Sep 14, 2008 Elizabeth marked it as to-read
from the library c1991

Table of Contents c2007

Stephanie Kaza

Part One: Harvesting Wisdom from the Past

World as Lover, World as Self
It's All Connected
Self and Society
Karma: The Co-arising of Doer and Deed
Mother of All Buddhas
Part Two: Cultivating the Present

75 (12)
The Bestiary
87 (4)
Despair Work
91 (12)
Faith, Power, and Ecology
103 (10)
Three Lessons in Compassion
113 (7)
The Shambhala Warriors
120 (3)
Taking Heart: Spiritual Practices...more
Sep 02, 2007 Sarah rated it 3 of 5 stars  ·  review of another edition
Recommends it for: hippies, buddhists, the demographic where they intersect
I'm a huge fan of her based solely on her autobiography, so I picked this up. There's a lot of fairly technical stuff about early Buddhist doctrine, which I probably didn't understand at all. Also some stuff about 'speaking for the earth' which I just kind of ignored. The most interesting part for the non-Buddhist were the essays on her experiences studying and doing community work in Tibet and Sri Lanka.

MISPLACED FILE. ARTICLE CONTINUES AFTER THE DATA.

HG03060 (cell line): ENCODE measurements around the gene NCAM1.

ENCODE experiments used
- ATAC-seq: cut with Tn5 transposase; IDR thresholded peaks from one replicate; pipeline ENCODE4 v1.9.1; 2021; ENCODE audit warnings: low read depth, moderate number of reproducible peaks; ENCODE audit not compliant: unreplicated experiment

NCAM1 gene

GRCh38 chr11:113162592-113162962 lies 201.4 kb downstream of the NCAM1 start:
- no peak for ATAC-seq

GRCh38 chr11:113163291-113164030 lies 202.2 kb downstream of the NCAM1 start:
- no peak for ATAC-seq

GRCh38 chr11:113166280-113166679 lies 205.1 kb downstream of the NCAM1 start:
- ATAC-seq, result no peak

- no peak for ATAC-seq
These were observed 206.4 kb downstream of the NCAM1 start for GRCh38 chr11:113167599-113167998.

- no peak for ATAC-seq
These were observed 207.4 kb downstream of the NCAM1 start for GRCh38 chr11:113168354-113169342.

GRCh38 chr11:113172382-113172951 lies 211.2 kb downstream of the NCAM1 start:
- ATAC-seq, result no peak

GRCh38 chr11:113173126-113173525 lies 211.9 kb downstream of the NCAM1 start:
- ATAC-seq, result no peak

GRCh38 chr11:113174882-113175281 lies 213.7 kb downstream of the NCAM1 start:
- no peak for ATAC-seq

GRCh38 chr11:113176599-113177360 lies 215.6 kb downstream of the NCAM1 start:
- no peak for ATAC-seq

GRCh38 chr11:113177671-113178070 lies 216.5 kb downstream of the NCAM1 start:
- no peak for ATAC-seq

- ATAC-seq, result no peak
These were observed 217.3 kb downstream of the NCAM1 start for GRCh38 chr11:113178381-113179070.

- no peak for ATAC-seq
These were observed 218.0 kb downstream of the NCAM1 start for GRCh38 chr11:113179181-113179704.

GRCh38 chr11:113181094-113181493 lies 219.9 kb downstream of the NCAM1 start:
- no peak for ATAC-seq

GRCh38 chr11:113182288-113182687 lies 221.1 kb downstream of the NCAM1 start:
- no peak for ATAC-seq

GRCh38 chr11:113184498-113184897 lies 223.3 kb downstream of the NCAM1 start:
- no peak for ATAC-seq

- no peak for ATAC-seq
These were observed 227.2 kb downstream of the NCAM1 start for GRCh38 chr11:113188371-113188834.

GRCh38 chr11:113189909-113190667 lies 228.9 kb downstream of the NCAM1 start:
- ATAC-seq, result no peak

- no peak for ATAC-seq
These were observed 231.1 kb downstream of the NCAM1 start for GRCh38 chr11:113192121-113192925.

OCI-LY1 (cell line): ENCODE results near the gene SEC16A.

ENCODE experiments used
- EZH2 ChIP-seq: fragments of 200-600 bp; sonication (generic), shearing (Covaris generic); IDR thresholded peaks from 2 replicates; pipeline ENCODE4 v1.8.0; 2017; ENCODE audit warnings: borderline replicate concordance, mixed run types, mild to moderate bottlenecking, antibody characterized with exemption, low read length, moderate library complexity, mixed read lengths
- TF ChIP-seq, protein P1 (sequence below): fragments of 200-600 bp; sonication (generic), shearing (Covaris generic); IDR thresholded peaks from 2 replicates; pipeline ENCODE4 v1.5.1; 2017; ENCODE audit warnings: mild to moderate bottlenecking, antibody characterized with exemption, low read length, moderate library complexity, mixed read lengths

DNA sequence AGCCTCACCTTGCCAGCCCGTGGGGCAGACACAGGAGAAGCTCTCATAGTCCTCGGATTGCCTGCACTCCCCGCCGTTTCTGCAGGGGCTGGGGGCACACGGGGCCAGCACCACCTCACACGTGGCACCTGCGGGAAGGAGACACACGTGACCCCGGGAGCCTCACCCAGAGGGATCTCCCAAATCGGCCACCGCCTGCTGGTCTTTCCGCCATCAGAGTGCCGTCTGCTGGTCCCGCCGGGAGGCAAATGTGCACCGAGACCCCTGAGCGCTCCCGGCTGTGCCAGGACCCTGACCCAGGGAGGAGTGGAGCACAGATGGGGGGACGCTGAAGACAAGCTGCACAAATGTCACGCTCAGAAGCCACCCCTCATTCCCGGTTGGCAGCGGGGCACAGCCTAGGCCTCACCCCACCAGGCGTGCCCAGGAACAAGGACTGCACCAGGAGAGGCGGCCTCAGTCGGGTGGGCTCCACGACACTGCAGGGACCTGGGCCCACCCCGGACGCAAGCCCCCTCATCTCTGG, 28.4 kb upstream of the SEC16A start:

Nick Mather
Joanna Macy merges Deep Ecology, Buddhism and systems theory to address the many environmental crises we face. Grounding her activism in spirituality, Macy provides a road map for the rest of us so that we can see the infinite extent of our relations and develop the compassion to act wisely and not get lost in despair. This is a personal and beautifully written book.
Ann Manning
I love this book--Buddhist, Environmentalist, Philospher, translator of Rilke all wrapped into a book that helps you when you feel so discouraged by the state of the world. A gifted writer/thinker she has the capacity to clarify what matters and how to stay the course no matter how discouraging things look on the surface. A deeply spiritual book.
James Giddings